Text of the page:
Hate big box stores? Wal-Mart makes a play for you

Bruce Watson

For years, Wal-Mart has become the go-to whipping boy for people looking to criticize capitalism.

Whether the focus has been on the chain's often-tacky merchandise, its tendency to stock its shelves with Chinese-made products, or its occasionally deplorable employee relations, Wal-Mart has been an easy symbol for brutal corporate slavemasters and commercialism gone amok.

Ironically, this fits beautifully with Wal-Mart's marketing model: Whereas one once had to search far and wide for examples of America's failings, the chain conveniently placed them all under one roof, transforming itself into a one-stop shop for cultural snobbery.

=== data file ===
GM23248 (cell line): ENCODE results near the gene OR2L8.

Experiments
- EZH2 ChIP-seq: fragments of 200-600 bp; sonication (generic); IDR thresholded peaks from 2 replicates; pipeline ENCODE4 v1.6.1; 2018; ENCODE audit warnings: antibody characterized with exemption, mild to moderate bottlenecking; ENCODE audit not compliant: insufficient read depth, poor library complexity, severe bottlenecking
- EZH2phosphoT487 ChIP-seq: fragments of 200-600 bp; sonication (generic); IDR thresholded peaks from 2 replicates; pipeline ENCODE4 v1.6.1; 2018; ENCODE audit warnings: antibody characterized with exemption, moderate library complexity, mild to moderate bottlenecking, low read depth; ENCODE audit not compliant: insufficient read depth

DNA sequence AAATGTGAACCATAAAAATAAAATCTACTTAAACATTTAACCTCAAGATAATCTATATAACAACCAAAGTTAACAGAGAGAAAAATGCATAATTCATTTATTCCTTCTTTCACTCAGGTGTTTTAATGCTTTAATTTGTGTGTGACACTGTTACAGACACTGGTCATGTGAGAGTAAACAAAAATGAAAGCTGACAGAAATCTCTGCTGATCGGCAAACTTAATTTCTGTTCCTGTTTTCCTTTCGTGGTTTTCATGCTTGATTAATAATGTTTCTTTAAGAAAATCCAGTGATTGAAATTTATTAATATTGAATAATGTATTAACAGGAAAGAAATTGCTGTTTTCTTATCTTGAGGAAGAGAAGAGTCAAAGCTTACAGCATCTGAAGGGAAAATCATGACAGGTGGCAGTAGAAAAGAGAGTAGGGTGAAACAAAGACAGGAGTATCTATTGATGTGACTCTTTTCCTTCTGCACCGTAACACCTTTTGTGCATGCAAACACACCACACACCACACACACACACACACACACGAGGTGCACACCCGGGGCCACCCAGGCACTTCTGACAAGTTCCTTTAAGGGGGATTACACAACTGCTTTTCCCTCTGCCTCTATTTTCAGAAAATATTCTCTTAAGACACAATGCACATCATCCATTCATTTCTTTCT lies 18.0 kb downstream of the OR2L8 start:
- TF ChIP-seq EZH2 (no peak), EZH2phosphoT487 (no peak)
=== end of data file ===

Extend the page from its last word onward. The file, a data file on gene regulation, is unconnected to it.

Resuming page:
Cultural critiques, however, are a rich man's game, and the financial crisis has massively reduced the number of retail snobs who can afford to stand on principles. Wal-Mart's key demographic, people who are living from paycheck to paycheck, has recently grown by leaps and bounds, and the retailer is meeting its new customers with open arms.